Some things in life rarely change, and sales techniques used to fall into this category – until now. Let’s talk about one of the most impactful selling tactics: the challenger.
Sales for business growth
The formula for successful selling has always been to establish a strong customer relationship, present the features and benefits, answer some questions and, hopefully, make the sale.
While this worked for many years, a new idea arose a decade ago when CEB, a research company, undertook a study to understand why certain salespeople were more successful than others. They found that those who reframed the sales opportunity, challenging the norm and thoughtfully questioning prospects about their company’s overall business goals, were the ones closing the most deals.
If you’ve never heard the term “challenger brands,” these are the businesses bringing fresh ideas to the table and shaking up the status quo in their industries. For example, real estate has been sold the same way for eons and homebuyers didn’t have many alternatives for the process. Enter Casa Blanca Real Estate, an app using a “Tinder-esque” approach to simplify the stressful search process and appeal to the next generation of house hunters. Now, that’s an industry disrupter!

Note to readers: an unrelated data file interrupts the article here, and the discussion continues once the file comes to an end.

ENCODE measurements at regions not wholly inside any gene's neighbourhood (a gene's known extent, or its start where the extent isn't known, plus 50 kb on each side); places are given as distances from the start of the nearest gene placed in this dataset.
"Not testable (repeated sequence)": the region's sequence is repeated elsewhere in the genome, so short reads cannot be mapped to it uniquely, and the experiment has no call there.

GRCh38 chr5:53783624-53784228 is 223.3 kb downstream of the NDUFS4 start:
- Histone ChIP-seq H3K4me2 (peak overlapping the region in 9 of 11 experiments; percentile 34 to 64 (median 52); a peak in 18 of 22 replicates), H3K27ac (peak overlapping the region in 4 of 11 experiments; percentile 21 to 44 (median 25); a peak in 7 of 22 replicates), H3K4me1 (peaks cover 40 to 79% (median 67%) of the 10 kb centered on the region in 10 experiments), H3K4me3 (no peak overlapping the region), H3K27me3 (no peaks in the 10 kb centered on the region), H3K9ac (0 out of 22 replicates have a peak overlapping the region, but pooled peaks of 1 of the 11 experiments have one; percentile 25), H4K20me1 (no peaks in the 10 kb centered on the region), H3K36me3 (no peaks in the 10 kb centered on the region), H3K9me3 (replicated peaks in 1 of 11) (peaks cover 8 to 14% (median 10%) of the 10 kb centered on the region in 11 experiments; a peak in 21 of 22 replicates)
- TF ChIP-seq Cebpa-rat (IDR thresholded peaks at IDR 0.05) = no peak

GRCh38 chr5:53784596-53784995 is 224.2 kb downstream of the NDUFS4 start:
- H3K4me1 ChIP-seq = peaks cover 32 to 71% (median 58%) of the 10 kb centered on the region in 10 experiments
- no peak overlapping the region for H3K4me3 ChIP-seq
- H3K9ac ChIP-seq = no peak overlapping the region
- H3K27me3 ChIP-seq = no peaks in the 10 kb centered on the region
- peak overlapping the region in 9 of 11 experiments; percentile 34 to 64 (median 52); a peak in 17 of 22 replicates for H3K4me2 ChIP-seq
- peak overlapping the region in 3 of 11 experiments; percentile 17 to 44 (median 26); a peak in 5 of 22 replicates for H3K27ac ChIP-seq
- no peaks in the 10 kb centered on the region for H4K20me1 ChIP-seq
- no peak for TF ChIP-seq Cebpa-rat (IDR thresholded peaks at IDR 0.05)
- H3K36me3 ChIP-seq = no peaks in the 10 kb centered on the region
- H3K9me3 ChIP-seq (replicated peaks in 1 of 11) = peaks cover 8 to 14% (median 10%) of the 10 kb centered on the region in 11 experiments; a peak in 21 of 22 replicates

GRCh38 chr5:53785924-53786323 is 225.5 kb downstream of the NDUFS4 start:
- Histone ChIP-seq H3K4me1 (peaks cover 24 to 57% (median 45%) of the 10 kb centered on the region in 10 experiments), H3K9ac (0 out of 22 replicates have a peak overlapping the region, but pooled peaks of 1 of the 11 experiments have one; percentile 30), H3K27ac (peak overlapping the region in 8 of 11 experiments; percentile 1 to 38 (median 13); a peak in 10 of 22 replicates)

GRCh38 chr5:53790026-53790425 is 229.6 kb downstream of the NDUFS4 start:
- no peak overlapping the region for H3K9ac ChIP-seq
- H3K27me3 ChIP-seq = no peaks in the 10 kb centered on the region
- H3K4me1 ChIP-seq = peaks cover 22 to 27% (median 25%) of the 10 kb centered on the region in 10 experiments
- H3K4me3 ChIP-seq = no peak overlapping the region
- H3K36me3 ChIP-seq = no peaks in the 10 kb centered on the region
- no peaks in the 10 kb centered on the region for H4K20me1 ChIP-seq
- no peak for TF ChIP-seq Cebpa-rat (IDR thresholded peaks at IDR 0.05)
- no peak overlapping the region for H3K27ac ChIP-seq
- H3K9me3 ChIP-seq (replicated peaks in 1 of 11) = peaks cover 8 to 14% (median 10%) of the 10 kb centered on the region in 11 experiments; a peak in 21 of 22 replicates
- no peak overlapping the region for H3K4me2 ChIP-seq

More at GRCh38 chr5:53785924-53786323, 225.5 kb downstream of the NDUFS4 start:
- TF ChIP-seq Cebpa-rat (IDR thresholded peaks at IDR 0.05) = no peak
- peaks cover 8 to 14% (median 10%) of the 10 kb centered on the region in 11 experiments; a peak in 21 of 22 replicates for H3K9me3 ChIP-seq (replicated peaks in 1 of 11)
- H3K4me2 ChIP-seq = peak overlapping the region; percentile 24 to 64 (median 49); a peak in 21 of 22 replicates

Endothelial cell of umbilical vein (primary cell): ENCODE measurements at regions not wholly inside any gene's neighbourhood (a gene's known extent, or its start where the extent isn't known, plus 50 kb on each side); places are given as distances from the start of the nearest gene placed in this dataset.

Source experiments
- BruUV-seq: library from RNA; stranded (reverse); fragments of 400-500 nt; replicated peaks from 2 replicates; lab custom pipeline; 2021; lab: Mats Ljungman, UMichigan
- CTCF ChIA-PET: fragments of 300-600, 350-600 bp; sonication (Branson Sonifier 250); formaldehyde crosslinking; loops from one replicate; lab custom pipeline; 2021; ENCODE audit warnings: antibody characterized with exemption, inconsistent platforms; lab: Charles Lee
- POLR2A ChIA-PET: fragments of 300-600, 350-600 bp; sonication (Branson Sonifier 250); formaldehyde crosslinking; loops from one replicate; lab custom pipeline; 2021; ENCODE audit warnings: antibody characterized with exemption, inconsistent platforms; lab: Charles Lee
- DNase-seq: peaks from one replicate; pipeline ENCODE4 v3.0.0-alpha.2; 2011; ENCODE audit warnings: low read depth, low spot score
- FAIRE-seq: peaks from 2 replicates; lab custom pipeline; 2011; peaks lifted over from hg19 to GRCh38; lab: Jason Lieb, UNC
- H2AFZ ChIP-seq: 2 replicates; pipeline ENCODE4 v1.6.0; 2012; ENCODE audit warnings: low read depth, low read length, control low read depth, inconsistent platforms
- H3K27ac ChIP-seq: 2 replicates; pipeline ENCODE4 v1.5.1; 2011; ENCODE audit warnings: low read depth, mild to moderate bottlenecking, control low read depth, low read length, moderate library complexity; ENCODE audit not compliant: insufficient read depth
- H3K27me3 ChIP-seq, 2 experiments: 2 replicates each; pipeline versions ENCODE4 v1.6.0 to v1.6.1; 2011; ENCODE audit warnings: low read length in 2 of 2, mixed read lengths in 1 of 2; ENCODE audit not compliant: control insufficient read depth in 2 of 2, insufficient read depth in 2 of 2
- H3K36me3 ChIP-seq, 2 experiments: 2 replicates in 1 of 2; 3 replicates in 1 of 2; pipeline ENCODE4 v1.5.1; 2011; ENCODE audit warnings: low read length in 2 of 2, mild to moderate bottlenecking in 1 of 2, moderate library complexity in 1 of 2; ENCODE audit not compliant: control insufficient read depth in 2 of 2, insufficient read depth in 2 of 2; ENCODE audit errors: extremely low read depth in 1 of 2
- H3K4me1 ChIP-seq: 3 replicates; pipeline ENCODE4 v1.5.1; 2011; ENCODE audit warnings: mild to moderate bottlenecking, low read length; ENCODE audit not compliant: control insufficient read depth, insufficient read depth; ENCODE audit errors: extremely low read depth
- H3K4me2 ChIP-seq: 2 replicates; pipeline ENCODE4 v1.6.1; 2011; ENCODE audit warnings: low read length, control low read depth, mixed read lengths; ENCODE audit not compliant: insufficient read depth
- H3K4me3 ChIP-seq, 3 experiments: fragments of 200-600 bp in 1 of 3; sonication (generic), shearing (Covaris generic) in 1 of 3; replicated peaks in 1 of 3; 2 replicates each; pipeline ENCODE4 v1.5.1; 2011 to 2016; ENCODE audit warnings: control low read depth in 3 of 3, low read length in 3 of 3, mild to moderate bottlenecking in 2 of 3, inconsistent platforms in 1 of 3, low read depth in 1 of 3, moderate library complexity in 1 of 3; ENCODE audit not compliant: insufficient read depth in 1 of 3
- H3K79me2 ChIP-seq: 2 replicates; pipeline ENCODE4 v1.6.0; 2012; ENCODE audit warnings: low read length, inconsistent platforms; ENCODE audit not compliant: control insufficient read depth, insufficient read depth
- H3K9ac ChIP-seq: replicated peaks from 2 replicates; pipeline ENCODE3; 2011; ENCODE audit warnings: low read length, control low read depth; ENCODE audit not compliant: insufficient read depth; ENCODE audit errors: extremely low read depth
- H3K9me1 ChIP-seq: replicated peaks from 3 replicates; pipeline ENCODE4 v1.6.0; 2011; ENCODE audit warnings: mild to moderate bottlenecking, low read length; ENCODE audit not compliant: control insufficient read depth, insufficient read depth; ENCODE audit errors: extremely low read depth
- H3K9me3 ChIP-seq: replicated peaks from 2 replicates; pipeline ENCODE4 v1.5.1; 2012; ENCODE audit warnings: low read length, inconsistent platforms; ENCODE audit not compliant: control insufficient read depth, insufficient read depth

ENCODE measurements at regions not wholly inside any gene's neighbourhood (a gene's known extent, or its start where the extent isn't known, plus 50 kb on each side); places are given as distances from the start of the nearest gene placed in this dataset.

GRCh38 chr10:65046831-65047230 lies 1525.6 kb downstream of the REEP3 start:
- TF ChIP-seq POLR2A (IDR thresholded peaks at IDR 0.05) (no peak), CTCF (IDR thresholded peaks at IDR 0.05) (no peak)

Challenger brands even have their own “List of the Ones to Watch” at The Marketing Society, and “challenging” is considered a critical skill to have – especially if you’re in sales.
What makes someone a “challenger?”
Challengers teach the prospect to look at their needs from a business perspective with out-of-the-box ideas and strategies. Because the salesperson has gathered extensive intelligence about the prospect’s situation, this initial discussion is pre-scoped, pre-scripted and pre-defined.
Here’s how it goes:
- The challenger will frame the prospect’s situation in such a way as to tailor a solution that only their company can provide. This requires the salesperson to fully understand the competitive landscape and the company’s clear differentiators.